A lot of couples have infertility problems. About one-third of the time, it is a female problem. In another one-third of cases, it is the man with the fertility problem. For the remaining one-third, both partners have fertility challenges or no cause is found.
Many women experience miscarriages or pregnancy losses, or cannot conceive at all (infertility). Infertility in women can be caused by age, health problems (like PCOS), uterine fibroids, endometriosis, and pelvic inflammatory disease, and negative lifestyle factors, according to a renowned gynaecologist and obstetrician, Dr. Abayomi Ajayi.
Infertility in men may be caused by sperm gene defects, negative lifestyle choices (alcohol, cigarette and drugs), toxins (lead, pesticides), STDs, diabetes, and prostate or testicular problems.
If you are a woman trying to conceive, you have the best chance of success if you are aware of your menstrual cycle and changes that happen to your body during that time.
It helps to know when you are fertile and able to get pregnant. A woman’s fertile time is usually a few days per month in the middle of her menstrual cycle and represents the time when a woman ovulates.
There are three ways to track your fertile times: basal body temperature method, calendar method, and cervical mucus method (ovulation method).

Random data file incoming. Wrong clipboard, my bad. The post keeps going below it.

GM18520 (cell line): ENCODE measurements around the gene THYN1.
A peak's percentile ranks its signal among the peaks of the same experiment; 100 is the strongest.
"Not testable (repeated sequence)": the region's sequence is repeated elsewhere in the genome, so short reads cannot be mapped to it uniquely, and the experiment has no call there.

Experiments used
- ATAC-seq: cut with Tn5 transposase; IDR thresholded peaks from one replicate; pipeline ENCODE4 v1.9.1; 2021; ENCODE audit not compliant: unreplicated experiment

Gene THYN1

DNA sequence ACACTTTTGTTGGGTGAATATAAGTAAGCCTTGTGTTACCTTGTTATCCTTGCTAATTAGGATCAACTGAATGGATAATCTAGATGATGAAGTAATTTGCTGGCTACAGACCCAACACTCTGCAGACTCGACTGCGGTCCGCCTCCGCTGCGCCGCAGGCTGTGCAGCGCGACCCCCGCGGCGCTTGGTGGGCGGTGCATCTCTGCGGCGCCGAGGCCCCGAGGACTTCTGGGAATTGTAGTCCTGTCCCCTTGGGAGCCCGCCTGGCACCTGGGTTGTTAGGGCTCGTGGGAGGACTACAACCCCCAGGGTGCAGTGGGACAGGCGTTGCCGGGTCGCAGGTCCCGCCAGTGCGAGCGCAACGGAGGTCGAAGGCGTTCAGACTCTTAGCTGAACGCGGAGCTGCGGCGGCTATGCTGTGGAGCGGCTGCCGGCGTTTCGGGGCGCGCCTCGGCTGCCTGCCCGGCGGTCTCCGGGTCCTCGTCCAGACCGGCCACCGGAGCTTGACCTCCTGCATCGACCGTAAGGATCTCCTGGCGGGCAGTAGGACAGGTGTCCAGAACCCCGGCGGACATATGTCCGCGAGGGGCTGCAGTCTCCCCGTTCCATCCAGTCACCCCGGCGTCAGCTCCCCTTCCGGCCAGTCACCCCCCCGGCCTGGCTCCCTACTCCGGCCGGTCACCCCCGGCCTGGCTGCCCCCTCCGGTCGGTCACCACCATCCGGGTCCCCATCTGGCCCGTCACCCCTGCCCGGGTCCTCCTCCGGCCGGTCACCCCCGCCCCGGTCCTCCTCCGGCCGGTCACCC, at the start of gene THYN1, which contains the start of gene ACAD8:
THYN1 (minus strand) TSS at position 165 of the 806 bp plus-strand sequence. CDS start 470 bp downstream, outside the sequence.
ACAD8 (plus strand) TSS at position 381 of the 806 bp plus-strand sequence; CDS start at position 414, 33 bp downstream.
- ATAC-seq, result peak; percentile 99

There are several treatment options for infertile couples including drugs, surgery, intrauterine insemination, assisted reproductive technology, third party assistance (donor gametes and surrogacy), adoption, and foster care.
Being aware of your menstrual cycle and the changes in your body that happen during this time can help you know when you are most likely to get pregnant.
The average menstrual cycle lasts 28 days. But normal cycles can vary from 21 to 35 days. The amount of time before ovulation occurs is different in every woman and even can be different from month to month in the same woman, varying from 13 to 20 days.
Learning about this part of the cycle is important because it is when ovulation and pregnancy can occur. After ovulation, every woman (unless with a health problem that affects her periods or she becomes pregnant) will have a period within 14 to 16 days. Knowing when you’re most fertile will help you plan or prevent pregnancy.
The basal body temperature is your temperature at rest as soon as you wake up in the morning. The basal body temperature rises slightly with ovulation, so by recording this temperature daily for several months, you’ll be able to predict your most fertile days.
You are most fertile and most likely to get pregnant two to three days before your temperature hits the highest point (ovulation), and 12 to 24 hours after ovulation
A man’s sperm can live for up to three days in a woman’s body. The sperm can fertilise an egg at any point during that time. So if you have unprotected sex a few days before ovulation, you could get pregnant.